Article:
Certainly the most widespread presence is of Calcolithic people with an agricultural and a cattle  farming economy. These people invaded the area in a short time between 7.000 and 6.500 years ago, coming from far eastern and southern regions. Their culture is represented by lithic assemblages very different from the Neolithic ones, from a scanty and with plain style pottery. Different are also the settlements consisting in huts, more or less numerous with round plan, sometimes single or often many huts forming villages. At present about 1440 settlements have been found, some remained unchanged. Moreover, in Wadi Ramm and at the eastern foot of the Djabal el Jill, are present some buildings with quadrangular plan normally paved with flat stones: a cippus is embedded in the centre. The burial mound is made with big stones. Ateliers for the working of cornelian to realize beads are not rare. Very interesting is the religious aspect of this culture, testified by an anthropomorphic idol rock engraving and by a stone statuary. Many rock engravings are present with the oxen always depicted in symbolic style: the forelegs and hind legs are represented with two wide lobes.

Undoubtedly the most important production of these peoples are the rock paintings (in red ochre or in black and white pigments):  in about 353 places, made with pure ideographic or symbolic style.

In the same times in which these peoples lived and worked in this region, the Bedouins moved into the area, people with pastoral economy, mostly camel shepherds, who controlled the whole territory and charged the farmers with payments in kind to prevent raids (ghazu): a practice which could be testified by some stone engraving maps of the area in which the farming settlements are marked. The most important  map has been found in a cave of Hlal Amud near Aed Deesei.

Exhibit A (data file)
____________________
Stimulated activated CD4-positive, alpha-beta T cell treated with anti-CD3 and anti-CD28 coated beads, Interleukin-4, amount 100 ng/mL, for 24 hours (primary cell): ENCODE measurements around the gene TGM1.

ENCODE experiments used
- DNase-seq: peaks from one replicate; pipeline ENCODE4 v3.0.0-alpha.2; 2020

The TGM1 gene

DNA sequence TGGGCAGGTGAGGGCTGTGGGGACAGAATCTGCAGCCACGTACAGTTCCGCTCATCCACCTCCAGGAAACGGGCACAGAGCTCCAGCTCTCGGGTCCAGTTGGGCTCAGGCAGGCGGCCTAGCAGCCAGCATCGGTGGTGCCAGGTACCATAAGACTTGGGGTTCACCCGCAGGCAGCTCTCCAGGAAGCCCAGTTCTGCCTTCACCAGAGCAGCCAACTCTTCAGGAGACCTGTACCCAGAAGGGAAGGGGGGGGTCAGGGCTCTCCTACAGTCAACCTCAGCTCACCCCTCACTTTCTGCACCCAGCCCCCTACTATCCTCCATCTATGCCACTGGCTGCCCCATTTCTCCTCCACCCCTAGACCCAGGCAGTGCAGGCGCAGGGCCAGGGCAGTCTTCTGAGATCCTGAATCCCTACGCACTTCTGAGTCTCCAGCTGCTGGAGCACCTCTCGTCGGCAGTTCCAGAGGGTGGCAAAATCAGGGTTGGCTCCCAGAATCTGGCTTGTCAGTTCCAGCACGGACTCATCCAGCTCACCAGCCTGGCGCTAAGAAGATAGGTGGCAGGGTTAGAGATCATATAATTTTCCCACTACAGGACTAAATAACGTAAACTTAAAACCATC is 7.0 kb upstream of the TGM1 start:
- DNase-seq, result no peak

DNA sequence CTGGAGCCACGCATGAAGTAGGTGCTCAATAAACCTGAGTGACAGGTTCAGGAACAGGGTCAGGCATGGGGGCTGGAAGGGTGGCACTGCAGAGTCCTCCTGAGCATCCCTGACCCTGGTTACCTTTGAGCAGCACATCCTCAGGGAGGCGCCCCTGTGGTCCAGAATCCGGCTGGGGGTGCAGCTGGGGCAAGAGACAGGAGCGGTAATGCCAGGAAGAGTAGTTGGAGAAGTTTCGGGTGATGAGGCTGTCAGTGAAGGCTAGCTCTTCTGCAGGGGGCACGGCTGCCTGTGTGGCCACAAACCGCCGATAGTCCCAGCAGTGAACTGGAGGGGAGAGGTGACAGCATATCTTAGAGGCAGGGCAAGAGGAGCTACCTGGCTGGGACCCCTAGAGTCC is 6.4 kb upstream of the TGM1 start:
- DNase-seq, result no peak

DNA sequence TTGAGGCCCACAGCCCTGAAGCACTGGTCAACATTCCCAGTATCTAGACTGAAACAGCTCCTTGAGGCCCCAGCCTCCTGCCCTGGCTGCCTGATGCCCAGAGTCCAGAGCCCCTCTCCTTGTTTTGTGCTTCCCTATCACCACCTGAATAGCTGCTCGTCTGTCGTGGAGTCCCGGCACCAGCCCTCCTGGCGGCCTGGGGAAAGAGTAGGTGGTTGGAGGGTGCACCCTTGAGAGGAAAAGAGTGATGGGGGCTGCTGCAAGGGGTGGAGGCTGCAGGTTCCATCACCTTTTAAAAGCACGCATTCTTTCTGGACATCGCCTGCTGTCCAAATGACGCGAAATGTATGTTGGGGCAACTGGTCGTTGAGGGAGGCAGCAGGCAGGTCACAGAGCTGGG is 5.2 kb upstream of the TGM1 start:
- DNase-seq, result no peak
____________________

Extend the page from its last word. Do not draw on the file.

The contact in this area between these peoples with such different cultures seem to promote a strong cultural dynamism which, for the necessity to communicate information in short time could give origin to the alphabetical writings directly from the rock ideograms (with which they have many technical details and links). These ideograms gravitate almost certainly around the religious-propitiatory or cosmogonic field and have been realized in two different typologies: one connected to the sedentary culture and the other one to the pastoral people, both with some identical meaning. In these times, between 6.800 and 6.500 years ago, seems to have been organized the Thamudic writing which could spread rapidly in the northern and southern desert of the regions of Near East (Syria, Iraq and Arabia peninsula) preceding the Sumerian and the Egyptian writings of these Empires. The Thamudic writings show to originate just in this area and to be the mother of all palaeo-semitic writings.

Besides 23 Nabatean presences were registered in this area  today almost all destroyed. Only a few  rocky inscriptions are present undamaged.



CONTACT USContact.html
THE JOURNALJournal.html